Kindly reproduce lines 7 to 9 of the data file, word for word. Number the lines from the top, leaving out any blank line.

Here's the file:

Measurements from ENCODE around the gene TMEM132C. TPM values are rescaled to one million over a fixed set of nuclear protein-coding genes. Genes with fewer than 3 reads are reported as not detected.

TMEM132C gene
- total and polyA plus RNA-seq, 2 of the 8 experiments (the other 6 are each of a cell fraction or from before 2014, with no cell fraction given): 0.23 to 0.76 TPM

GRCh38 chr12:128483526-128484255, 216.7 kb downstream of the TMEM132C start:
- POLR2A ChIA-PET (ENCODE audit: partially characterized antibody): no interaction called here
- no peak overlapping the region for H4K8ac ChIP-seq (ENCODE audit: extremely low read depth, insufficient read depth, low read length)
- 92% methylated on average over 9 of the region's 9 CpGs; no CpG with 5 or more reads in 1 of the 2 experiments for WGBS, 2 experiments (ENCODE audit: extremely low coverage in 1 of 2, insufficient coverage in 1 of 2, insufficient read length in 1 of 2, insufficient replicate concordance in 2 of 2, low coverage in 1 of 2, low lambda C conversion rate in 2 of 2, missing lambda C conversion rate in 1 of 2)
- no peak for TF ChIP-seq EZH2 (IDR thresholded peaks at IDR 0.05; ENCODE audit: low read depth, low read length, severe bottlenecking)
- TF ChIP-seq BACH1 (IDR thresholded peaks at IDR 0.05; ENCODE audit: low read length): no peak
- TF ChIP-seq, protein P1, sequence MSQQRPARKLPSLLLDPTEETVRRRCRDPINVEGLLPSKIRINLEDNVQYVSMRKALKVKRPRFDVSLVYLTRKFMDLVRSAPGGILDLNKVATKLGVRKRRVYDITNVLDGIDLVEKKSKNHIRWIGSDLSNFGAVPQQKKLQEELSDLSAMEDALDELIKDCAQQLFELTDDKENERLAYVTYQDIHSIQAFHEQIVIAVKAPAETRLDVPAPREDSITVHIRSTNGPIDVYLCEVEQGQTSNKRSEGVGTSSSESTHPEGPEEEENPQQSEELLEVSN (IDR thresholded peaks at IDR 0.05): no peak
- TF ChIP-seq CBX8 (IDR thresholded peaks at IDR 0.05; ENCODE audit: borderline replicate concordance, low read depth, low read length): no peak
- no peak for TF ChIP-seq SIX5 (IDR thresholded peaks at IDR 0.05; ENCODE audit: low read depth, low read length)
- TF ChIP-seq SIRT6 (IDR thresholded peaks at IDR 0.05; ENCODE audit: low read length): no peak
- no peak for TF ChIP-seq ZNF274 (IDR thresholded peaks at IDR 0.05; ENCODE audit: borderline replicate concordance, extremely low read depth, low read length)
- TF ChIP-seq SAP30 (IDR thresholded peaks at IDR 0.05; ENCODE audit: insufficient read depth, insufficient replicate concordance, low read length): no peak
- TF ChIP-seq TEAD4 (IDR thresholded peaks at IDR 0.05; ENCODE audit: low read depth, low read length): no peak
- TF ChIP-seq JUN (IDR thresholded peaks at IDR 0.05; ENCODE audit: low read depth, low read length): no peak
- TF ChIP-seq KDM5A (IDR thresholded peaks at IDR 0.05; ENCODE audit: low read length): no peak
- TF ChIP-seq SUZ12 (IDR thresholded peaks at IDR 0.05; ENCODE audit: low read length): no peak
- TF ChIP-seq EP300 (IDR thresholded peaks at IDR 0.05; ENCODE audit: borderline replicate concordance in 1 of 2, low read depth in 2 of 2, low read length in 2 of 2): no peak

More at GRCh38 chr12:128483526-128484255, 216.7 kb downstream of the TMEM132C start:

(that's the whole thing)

- 92% methylated on average over 9 of the region's 9 CpGs; no CpG with 5 or more reads in 1 of the 2 experiments for WGBS, 2 experiments (ENCODE audit: extremely low coverage in 1 of 2, insufficient coverage in 1 of 2, insufficient read length in 1 of 2, insufficient replicate concordance in 2 of 2, low coverage in 1 of 2, low lambda C conversion rate in 2 of 2, missing lambda C conversion rate in 1 of 2)
- no peak for TF ChIP-seq EZH2 (IDR thresholded peaks at IDR 0.05; ENCODE audit: low read depth, low read length, severe bottlenecking)
- TF ChIP-seq BACH1 (IDR thresholded peaks at IDR 0.05; ENCODE audit: low read length): no peak